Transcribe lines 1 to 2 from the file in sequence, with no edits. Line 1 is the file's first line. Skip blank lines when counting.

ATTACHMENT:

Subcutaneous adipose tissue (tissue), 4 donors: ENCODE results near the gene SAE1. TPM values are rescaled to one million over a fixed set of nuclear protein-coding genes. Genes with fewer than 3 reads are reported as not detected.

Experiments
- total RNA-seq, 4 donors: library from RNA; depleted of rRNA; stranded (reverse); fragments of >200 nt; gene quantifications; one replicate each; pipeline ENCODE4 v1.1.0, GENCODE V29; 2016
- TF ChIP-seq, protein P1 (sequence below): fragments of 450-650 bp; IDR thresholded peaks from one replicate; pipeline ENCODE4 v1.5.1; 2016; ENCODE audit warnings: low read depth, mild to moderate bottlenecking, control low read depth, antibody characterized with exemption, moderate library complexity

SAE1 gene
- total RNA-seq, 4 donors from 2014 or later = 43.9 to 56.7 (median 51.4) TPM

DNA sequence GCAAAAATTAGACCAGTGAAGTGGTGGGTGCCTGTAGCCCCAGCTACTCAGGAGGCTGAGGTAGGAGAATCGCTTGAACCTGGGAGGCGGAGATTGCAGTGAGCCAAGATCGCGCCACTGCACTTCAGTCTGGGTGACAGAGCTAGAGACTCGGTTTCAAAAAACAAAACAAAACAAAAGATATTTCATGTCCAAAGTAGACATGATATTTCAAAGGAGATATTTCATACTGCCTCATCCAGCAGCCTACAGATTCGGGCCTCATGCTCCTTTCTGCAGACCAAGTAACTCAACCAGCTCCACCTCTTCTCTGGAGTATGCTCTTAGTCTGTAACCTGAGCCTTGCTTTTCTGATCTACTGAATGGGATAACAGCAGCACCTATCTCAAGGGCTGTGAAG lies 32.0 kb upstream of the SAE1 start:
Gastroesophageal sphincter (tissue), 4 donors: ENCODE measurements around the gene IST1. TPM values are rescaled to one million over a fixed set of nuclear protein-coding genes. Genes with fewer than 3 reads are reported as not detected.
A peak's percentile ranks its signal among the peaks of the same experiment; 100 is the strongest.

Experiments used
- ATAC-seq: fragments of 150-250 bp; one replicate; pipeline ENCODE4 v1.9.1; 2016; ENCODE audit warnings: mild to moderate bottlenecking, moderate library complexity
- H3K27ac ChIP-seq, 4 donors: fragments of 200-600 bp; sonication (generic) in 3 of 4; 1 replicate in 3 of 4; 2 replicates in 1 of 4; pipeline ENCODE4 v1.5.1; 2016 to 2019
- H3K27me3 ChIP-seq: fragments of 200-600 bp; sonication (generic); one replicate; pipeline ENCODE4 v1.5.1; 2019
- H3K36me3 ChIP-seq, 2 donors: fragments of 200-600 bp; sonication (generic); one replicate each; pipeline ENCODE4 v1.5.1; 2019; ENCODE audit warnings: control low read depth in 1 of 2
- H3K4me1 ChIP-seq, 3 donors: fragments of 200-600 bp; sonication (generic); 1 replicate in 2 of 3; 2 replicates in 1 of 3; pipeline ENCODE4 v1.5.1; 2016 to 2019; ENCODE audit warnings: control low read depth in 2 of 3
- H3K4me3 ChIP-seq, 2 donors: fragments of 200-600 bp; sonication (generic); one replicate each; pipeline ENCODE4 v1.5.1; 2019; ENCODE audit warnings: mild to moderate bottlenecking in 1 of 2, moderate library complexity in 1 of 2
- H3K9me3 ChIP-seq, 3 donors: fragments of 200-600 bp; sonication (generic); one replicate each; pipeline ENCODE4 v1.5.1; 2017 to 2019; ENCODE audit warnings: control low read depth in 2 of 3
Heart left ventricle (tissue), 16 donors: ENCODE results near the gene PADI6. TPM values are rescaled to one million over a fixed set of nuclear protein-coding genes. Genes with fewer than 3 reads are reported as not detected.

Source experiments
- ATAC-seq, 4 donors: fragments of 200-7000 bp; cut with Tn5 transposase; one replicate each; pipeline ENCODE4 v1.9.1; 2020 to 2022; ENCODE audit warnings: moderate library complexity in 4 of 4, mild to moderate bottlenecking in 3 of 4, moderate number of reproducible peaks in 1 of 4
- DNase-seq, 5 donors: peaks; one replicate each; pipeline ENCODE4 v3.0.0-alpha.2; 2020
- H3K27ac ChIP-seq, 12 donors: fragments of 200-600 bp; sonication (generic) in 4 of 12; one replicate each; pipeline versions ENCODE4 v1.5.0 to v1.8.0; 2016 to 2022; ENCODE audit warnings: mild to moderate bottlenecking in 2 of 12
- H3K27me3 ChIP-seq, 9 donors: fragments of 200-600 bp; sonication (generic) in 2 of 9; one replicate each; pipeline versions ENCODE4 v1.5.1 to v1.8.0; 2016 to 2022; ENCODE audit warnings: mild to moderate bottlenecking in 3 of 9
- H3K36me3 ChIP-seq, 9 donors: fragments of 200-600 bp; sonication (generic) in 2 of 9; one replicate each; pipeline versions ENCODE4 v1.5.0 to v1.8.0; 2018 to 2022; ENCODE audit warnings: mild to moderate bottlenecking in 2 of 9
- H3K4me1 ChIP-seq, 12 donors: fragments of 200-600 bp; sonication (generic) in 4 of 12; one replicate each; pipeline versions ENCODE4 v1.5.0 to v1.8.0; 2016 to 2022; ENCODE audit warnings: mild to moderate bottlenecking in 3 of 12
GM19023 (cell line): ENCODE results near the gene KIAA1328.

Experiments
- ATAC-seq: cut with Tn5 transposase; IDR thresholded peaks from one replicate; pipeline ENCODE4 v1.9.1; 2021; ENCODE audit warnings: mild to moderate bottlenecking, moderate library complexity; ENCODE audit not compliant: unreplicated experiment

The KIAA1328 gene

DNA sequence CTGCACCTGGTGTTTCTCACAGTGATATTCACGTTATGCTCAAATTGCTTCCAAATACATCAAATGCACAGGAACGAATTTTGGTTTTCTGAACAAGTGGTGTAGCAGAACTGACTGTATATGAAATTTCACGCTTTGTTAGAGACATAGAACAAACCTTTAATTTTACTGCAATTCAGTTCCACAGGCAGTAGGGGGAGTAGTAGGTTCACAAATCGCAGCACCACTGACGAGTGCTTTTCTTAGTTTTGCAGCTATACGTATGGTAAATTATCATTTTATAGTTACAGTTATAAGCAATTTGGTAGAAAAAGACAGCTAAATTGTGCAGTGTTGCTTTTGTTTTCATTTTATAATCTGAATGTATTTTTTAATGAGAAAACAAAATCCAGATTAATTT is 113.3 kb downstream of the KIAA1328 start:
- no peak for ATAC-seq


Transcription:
Subcutaneous adipose tissue (tissue), 4 donors: ENCODE results near the gene SAE1. TPM values are rescaled to one million over a fixed set of nuclear protein-coding genes. Genes with fewer than 3 reads are reported as not detected.

Experiments